Consumer defense is the process of defending consumers against violations of their rights. Consumer defense can occur in a variety of ways including litigation, regulatory compliance and consumer education. Consumer protection laws can be enacted by local governments, state government agencies and federal government agencies. In some cases, private organizations can also advocate for consumers. Consumer defense is an important part of the economy and a vital component of human dignity.
The United Nations set a milestone in the development of consumer law when it adopted the UN Guidelines for Consumer Protection (UNGCP) in 1985. The UNGCP established for the first time a set of international consumer law principles. The UNGCP has since been revised twice, most recently in 2015 to incorporate new provisions on financial protection and e-commerce.
A central goal of the UNGCP is to ensure that trade between businesses and consumers is fair and ethical. To achieve this goal, the UNGCP places a strong emphasis on the importance of consumer participation in the marketplace.
Moreover, the UNGCP promotes fair competition and prohibits unfair commercial practices such as false advertising and deceptive pricing. The UNGCP also encourages the development of cooperatives and other forms of collective action to address marketplace violations.
There are three basic kinds of constraints that impose barriers on the activities of market participants: legal, technical and social. The legal, or statutory, constraints that restrict what companies can charge and the terms on which they sell are market-reinforcing. The technical, or operational, constraints that limit how products are made and the extent to which producers can deliver quality and safety are market-reinforcing as well.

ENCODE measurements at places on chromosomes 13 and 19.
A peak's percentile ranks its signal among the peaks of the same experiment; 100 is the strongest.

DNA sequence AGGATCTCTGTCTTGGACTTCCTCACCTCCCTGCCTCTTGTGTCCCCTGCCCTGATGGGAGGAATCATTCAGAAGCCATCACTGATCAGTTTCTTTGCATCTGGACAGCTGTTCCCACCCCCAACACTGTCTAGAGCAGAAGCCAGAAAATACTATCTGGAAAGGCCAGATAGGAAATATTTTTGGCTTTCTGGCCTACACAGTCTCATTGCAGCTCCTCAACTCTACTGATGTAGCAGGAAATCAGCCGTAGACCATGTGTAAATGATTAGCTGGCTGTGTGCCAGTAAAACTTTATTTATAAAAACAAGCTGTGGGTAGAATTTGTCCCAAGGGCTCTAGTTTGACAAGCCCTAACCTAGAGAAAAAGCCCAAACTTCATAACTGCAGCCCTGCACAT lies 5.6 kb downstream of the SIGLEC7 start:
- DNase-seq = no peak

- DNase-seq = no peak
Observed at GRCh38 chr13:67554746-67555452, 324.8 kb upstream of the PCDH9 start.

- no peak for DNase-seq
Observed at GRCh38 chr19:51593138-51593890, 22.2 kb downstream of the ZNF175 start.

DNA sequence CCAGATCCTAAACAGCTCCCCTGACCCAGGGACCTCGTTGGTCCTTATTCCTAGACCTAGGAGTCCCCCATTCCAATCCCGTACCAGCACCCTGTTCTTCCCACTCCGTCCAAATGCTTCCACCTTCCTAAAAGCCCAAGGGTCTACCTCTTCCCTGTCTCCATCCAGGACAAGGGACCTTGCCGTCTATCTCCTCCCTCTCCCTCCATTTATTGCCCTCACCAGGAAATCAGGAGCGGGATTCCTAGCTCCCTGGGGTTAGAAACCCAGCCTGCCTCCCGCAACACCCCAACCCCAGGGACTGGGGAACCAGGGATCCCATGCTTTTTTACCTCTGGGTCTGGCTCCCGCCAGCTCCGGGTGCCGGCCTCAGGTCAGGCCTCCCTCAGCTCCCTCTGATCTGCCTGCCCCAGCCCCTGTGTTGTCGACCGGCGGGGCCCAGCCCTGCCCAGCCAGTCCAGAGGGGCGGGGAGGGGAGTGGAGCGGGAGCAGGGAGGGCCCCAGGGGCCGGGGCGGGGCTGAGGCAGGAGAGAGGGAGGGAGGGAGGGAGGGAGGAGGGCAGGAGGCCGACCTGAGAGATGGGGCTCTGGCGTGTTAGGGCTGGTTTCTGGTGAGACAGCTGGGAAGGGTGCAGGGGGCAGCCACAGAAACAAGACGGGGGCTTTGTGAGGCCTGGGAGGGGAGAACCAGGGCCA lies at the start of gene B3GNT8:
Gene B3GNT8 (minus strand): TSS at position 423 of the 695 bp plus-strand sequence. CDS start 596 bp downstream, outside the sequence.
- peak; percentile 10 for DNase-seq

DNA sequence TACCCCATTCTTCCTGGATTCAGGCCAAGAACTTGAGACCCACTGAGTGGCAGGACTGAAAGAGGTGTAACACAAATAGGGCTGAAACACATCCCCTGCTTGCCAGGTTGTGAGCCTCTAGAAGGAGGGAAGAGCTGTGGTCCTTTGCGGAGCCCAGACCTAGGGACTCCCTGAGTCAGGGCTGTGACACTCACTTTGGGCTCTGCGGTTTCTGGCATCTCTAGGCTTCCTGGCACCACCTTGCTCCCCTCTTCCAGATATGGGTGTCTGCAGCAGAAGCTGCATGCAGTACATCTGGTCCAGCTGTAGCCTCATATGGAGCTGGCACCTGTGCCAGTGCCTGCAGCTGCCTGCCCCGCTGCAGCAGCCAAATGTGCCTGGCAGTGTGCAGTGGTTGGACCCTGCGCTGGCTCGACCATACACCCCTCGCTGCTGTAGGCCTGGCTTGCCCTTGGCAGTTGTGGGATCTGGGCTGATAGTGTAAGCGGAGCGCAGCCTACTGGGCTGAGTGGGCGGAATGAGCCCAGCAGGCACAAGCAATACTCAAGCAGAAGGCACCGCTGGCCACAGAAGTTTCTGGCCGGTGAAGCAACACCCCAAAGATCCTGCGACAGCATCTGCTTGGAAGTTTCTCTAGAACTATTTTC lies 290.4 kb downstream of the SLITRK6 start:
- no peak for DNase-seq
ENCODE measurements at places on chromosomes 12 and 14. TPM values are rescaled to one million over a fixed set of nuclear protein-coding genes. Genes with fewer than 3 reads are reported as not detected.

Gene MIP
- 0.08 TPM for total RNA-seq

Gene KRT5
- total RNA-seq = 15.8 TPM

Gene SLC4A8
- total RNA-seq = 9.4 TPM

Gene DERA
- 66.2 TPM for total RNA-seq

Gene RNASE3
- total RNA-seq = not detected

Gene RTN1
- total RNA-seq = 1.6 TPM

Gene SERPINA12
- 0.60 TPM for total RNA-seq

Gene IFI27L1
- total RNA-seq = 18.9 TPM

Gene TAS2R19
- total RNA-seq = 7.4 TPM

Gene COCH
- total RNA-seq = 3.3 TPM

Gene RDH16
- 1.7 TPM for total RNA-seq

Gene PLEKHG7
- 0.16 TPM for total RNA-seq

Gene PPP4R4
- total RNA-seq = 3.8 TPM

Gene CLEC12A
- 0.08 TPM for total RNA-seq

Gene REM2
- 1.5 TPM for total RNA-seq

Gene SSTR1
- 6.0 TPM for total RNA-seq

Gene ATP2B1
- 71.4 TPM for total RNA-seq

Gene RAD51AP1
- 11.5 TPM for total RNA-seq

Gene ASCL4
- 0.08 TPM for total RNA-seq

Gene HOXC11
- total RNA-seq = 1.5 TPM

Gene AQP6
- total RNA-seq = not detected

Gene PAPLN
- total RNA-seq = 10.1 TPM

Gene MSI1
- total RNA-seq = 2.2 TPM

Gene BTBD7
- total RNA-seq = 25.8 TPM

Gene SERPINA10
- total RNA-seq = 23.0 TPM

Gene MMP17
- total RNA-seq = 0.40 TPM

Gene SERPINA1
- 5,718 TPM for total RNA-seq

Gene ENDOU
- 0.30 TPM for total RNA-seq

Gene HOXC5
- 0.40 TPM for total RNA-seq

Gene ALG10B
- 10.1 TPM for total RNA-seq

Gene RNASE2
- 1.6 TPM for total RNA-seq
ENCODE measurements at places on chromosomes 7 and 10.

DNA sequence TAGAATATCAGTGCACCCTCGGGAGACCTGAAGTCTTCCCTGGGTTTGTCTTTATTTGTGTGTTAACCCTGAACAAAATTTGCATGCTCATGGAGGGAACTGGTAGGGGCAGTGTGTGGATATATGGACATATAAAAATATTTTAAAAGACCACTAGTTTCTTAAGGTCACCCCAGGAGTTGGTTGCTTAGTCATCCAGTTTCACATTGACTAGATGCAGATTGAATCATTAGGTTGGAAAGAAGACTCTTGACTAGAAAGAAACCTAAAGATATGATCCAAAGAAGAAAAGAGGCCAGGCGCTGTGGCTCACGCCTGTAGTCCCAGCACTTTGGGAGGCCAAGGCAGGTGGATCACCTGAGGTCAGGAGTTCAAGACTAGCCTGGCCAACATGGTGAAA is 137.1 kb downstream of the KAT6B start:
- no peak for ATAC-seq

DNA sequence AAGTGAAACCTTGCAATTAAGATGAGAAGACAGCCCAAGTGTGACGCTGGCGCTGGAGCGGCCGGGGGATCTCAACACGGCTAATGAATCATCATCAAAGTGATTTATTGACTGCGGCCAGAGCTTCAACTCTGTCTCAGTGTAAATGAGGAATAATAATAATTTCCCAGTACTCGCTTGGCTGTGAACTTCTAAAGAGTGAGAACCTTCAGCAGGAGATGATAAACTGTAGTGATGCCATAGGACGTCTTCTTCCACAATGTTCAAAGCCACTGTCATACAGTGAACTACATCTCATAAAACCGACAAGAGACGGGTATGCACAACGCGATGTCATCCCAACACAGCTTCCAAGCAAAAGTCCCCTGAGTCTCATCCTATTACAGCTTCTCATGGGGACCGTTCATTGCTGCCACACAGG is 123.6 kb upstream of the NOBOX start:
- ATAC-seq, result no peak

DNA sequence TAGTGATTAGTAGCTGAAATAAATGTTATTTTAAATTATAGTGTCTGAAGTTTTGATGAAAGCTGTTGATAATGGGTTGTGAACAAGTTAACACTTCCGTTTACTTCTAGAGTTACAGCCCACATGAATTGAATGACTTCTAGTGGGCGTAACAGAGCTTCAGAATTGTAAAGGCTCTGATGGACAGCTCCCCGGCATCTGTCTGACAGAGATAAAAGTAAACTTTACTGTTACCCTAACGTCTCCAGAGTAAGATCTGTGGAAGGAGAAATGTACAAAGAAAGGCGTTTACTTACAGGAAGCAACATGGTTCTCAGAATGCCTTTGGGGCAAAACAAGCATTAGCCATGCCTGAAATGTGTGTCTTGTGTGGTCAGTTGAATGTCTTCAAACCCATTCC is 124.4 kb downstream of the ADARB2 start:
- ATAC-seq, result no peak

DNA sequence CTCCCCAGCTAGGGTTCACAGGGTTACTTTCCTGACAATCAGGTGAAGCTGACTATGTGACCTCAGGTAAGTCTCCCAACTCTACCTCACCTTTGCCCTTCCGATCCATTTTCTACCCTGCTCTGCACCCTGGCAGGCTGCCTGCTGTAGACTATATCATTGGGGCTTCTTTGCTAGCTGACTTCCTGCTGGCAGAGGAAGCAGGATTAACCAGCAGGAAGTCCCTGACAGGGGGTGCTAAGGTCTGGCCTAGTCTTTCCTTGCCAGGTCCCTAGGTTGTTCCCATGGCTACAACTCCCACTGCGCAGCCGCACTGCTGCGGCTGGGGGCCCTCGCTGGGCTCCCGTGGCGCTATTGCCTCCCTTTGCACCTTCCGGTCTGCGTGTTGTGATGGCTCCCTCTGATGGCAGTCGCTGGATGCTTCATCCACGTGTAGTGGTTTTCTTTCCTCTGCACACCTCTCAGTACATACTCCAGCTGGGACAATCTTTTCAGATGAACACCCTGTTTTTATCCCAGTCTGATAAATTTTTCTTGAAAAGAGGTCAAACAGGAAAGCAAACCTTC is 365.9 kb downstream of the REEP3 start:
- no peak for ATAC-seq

The social, or cultural, constraints on consumer commercial transactions are less well defined and more challenging to control. This is especially true in the context of online business, where a firm’s reputation can be undermined by other consumers, or by competing producers, with the click of a mouse. The social constraint on consumer commerce is reflected in the fact that people are justifiably concerned about being “ripped off” when they buy goods or services on the market.
The redress mechanisms that consumer defense advocates use are designed to help alleviate these concerns by providing consumers with access to programs that offer them the opportunity to get problems corrected, or receive compensation for their troubles. This can include mediation, investigations and collaborating with other government agencies to prosecute those who engage in unlawful activity. For example, the Department of Environmental Protection works to protect consumers from utility fraud by investigating allegations that businesses are stealing money from customers through fraudulent billing practices. The department also carries out a number of other consumer protection activities, such as inspecting grocery store scales for accuracy and ensuring that planting seed sold in Texas meets certain quality standards. The department also monitors treatment facilities and trains staff on how to provide a safe, effective and satisfying environment for their consumers. A regular monitoring program enhances the consumer’s ability to make informed choices about treatment and service options.